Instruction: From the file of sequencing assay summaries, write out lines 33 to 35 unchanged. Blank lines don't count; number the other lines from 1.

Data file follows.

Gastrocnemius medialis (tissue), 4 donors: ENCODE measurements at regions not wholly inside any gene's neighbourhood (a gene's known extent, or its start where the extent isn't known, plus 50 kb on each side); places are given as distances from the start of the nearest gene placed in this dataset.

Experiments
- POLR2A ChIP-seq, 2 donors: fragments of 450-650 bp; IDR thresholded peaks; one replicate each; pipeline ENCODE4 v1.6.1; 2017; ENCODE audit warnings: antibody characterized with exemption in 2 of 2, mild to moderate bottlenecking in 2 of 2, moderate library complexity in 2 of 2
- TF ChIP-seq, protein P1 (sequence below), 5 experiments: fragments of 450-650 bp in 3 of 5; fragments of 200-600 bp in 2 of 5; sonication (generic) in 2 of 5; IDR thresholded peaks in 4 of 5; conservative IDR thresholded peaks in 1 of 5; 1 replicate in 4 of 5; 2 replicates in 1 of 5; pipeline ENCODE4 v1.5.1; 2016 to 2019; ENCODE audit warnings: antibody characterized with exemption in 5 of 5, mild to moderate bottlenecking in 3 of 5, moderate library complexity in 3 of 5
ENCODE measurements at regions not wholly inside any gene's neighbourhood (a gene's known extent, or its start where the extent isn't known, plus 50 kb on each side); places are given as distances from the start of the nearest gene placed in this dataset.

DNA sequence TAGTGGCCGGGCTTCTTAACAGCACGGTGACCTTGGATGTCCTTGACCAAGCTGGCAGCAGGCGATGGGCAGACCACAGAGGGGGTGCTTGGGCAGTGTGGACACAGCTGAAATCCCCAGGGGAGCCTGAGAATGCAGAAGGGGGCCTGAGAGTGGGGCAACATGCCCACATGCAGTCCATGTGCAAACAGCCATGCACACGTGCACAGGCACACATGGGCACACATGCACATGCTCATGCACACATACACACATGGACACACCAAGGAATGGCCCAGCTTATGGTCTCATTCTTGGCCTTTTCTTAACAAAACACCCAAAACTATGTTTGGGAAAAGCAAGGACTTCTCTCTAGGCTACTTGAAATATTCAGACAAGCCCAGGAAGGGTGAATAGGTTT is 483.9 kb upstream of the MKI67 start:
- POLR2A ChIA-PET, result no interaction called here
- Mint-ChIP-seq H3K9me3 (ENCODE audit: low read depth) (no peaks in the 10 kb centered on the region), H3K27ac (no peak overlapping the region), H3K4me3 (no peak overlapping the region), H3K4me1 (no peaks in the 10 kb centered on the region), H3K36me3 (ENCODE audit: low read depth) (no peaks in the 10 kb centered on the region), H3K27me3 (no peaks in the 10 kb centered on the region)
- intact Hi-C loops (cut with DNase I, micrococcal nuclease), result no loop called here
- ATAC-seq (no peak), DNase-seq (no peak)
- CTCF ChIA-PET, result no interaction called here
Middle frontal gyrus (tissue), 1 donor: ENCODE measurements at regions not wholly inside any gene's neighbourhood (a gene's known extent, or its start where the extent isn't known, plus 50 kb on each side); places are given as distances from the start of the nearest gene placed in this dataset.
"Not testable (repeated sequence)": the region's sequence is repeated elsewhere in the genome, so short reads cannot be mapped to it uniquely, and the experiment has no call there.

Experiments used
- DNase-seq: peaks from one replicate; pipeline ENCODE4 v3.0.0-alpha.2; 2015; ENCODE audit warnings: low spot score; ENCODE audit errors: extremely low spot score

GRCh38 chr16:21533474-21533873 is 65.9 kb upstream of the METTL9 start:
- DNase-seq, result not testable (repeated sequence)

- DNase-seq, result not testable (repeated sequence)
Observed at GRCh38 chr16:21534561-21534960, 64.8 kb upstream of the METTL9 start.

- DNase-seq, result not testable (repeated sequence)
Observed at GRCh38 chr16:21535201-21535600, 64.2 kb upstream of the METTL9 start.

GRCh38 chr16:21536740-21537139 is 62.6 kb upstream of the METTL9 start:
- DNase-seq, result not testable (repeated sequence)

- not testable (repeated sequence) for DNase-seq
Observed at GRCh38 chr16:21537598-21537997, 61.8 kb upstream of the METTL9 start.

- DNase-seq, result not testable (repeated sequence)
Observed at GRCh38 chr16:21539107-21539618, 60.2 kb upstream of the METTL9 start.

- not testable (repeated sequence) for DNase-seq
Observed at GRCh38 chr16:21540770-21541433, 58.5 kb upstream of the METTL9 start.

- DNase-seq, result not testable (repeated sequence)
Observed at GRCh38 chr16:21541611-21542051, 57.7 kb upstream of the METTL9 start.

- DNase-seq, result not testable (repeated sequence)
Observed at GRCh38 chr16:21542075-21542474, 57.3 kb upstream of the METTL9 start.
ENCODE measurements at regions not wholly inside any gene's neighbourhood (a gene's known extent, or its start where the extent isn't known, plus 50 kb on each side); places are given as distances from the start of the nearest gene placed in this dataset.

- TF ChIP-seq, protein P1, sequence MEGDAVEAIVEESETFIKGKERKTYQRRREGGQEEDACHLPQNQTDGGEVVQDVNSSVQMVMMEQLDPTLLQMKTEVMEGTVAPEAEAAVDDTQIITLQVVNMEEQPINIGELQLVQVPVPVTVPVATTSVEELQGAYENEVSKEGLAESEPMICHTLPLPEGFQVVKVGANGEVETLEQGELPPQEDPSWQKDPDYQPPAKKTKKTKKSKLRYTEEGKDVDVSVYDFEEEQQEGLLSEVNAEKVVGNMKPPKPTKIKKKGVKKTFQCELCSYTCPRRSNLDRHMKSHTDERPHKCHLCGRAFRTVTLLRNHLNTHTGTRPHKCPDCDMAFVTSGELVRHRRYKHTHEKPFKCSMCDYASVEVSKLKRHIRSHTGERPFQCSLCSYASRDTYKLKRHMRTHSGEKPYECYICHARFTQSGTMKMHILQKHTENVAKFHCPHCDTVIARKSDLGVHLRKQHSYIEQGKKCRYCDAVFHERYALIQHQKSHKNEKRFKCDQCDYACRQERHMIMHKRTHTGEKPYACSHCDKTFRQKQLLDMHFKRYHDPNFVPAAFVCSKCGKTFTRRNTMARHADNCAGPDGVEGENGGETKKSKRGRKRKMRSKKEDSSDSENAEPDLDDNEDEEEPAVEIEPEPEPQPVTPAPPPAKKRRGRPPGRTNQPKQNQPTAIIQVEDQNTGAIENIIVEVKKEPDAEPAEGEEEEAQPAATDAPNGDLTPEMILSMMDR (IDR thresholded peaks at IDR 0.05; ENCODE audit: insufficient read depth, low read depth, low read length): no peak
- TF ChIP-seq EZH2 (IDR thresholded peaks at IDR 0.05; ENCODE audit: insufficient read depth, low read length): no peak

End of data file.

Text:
Observed at GRCh38 chr16:21542075-21542474, 57.3 kb upstream of the METTL9 start.
ENCODE measurements at regions not wholly inside any gene's neighbourhood (a gene's known extent, or its start where the extent isn't known, plus 50 kb on each side); places are given as distances from the start of the nearest gene placed in this dataset.

- TF ChIP-seq, protein P1, sequence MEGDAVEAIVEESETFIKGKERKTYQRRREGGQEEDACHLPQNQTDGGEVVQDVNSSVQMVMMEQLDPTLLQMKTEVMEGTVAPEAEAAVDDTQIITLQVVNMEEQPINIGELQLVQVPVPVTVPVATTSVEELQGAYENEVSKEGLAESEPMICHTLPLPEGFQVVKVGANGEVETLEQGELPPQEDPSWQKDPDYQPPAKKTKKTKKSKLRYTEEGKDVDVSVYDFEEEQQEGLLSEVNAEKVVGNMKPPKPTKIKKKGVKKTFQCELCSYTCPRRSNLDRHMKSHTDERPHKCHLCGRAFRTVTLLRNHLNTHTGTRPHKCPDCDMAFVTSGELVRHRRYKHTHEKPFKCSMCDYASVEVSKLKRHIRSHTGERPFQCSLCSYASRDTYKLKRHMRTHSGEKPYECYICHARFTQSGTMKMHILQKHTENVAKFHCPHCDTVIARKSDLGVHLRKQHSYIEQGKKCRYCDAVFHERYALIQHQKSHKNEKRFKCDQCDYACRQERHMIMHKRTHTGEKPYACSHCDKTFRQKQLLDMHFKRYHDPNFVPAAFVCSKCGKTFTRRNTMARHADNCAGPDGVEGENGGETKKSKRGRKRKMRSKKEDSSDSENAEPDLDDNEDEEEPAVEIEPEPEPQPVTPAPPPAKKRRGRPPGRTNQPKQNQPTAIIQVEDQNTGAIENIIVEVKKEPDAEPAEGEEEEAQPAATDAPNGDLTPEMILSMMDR (IDR thresholded peaks at IDR 0.05; ENCODE audit: insufficient read depth, low read depth, low read length): no peak